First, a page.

Fedblog FedblogFedblog
Government Executive Editor in Chief Tom Shoop, along with other editors and staff correspondents, look at the federal bureaucracy from the outside in.

After Media Mockery, FBI Gets Last Laugh


The Washington Post reports today that the FBI's scheme to uncover legendary fugitive James "Whitey" Bulger and his girlfriend, Catherine Greig, involved a "sophisticated" campaign of television ads and Twitter posts aimed at finding someone who might've seen Greig at the beauty parlors, plastic surgery clinics and dentist's offices that she tended to frequent.

The agency paid $50,000 to run public service ads in 14 cities this week, targeted particularly at shows women of Greig's age and lifestyle might be likely to watch. And lo and behold, a tipster who had seen media coverage of the ad campaign got in touch with law enforcement officials and led them to Greig and Bulger.

Pretty effective campaign, right? Well it didn't look that way to some high-profile media types earlier this week, when the FBI announced its new effort. As TVNewser noted yesterday, MSNBC's Rachel Maddow, in a voice dripping with sarcasm and mockery, called the campaign the "best new thing in the world" during her show on Monday.

"They think they will find Catherine with a little help from the ladies of 'The View,' " Maddow chortled. She went on: "Oh to have been a fly on the wall at the FBI when they decided they were going to go with this strategy: 'All right, I'll call the plastic surgeon trade publication, and you -- do you think we can get on The View?' Best new thing in the world today."

Just watch the contempt:

Visit msnbc.com for breaking news, world news, and news about the economy

Likewise, Fox News' Bill O'Reilly greeted the news of the campaign with incredulity on Tuesday. After O'Reilly noted the FBI had spent "a lot of money" on the campaign, his guest, Boston radio talk show host Howie Carr, dismissed it out of hand: "I don't quite understand it, Bill. They haven't seen either Whitey or Catherine Greig in the United States since 1996. They haven't been seen anywhere in the world credibly since 2002. I don't know why they are running all these spots on American TV because I don't think they have been here for a long time."

Here's video of that encounter, courtesy of Mediaite:

In the future, these knee-jerk armchair critics of anything government does (on both the left and the right, it's worth noting) might want to wait until after the game is over to do their Monday-morning quarterbacking.


Tom Shoop is vice president and editor in chief at Government Executive Media Group, where he oversees both print and online editorial operations. He started as associate editor of Government Executive magazine in 1989; launched the company’s flagship website, GovExec.com, in 1996; and was named editor in chief in 2007.

Close [ x ] More from GovExec

Thank you for subscribing to newsletters from GovExec.com.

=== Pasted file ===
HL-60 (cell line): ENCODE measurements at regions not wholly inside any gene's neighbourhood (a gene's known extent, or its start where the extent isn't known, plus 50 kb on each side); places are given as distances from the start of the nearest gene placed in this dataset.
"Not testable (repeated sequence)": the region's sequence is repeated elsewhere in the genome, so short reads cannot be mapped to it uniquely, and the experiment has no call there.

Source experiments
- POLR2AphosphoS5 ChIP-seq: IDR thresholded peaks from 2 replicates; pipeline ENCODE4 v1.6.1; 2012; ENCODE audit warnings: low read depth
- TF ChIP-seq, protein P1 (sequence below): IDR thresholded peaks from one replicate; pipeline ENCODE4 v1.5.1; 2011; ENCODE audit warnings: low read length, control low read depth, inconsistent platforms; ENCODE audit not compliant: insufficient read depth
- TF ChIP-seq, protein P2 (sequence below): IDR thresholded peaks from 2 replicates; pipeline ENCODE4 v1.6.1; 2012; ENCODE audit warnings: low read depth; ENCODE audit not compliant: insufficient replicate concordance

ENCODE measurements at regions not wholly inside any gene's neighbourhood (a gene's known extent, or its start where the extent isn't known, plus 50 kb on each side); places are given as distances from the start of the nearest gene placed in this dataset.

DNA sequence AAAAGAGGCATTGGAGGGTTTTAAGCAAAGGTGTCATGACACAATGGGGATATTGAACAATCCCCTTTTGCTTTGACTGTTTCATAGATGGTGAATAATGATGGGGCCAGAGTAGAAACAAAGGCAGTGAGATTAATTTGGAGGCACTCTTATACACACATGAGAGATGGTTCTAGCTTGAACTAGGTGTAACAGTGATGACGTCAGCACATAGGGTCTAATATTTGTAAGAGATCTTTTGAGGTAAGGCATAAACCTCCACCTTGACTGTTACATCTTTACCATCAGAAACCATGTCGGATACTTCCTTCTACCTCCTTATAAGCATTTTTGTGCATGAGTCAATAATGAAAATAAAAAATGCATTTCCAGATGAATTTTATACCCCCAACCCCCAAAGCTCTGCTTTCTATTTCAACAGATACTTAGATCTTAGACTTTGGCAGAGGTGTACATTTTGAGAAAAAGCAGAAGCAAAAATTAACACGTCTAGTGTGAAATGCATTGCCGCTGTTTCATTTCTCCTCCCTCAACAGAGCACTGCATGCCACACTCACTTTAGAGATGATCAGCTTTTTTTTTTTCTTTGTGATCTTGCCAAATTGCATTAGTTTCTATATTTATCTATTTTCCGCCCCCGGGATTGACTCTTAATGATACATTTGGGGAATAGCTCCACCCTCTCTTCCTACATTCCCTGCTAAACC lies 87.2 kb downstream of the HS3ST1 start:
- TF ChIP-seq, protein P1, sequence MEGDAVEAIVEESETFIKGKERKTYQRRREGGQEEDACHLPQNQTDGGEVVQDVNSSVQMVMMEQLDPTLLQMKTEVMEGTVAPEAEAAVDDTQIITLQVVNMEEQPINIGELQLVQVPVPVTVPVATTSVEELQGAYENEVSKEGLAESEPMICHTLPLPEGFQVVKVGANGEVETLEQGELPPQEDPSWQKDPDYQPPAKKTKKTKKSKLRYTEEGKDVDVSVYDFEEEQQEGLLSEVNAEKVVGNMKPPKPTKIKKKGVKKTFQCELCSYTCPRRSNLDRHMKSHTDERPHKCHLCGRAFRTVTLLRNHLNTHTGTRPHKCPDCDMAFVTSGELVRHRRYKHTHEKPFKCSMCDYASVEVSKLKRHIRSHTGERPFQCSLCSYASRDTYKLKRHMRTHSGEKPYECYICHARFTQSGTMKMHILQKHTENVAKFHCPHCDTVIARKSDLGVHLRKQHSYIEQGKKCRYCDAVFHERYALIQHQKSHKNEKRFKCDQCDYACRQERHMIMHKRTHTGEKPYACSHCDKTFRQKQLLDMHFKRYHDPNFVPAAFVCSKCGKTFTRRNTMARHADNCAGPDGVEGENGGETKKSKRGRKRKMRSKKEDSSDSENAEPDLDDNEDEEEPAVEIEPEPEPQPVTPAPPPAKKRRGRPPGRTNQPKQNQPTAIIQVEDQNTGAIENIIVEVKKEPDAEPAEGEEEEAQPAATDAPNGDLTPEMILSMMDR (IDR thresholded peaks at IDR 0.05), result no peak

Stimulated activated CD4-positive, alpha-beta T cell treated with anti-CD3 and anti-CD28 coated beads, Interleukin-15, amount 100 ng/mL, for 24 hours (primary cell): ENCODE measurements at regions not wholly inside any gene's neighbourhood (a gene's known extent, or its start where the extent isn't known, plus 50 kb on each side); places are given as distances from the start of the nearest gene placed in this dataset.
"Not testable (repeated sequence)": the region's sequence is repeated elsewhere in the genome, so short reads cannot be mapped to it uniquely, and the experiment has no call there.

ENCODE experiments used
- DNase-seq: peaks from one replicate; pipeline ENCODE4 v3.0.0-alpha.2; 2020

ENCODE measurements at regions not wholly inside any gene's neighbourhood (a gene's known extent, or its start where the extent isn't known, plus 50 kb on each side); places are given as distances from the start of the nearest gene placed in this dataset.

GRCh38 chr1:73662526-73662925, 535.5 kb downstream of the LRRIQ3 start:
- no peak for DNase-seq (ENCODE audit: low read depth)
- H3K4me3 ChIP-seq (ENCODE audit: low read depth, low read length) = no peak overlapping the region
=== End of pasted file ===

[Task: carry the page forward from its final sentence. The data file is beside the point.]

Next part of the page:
We think these reports might interest you:

  • Forecasting Cloud's Future

    Conversations with Federal, State, and Local Technology Leaders on Cloud-Driven Digital Transformation

  • The Big Data Campaign Trail

    With everyone so focused on security following recent breaches at federal, state and local government and education institutions, there has been little emphasis on the need for better operations. This report breaks down some of the biggest operational challenges in IT management and provides insight into how agencies and leaders can successfully solve some of the biggest lingering government IT issues.

  • Communicating Innovation in Federal Government

    Federal Government spending on ‘obsolete technology’ continues to increase. Supporting the twin pillars of improved digital service delivery for citizens on the one hand, and the increasingly optimized and flexible working practices for federal employees on the other, are neither easy nor inexpensive tasks. This whitepaper explores how federal agencies can leverage the value of existing agency technology assets while offering IT leaders the ability to implement the kind of employee productivity, citizen service improvements and security demanded by federal oversight.

  • IT Transformation Trends: Flash Storage as a Strategic IT Asset

    MIT Technology Review: Flash Storage As a Strategic IT Asset For the first time in decades, IT leaders now consider all-flash storage as a strategic IT asset. IT has become a new operating model that enables self-service with high performance, density and resiliency. It also offers the self-service agility of the public cloud combined with the security, performance, and cost-effectiveness of a private cloud. Download this MIT Technology Review paper to learn more about how all-flash storage is transforming the data center.

  • Ongoing Efforts in Veterans Health Care Modernization

    This report discusses the current state of veterans health care


When you download a report, your information may be shared with the underwriters of that document.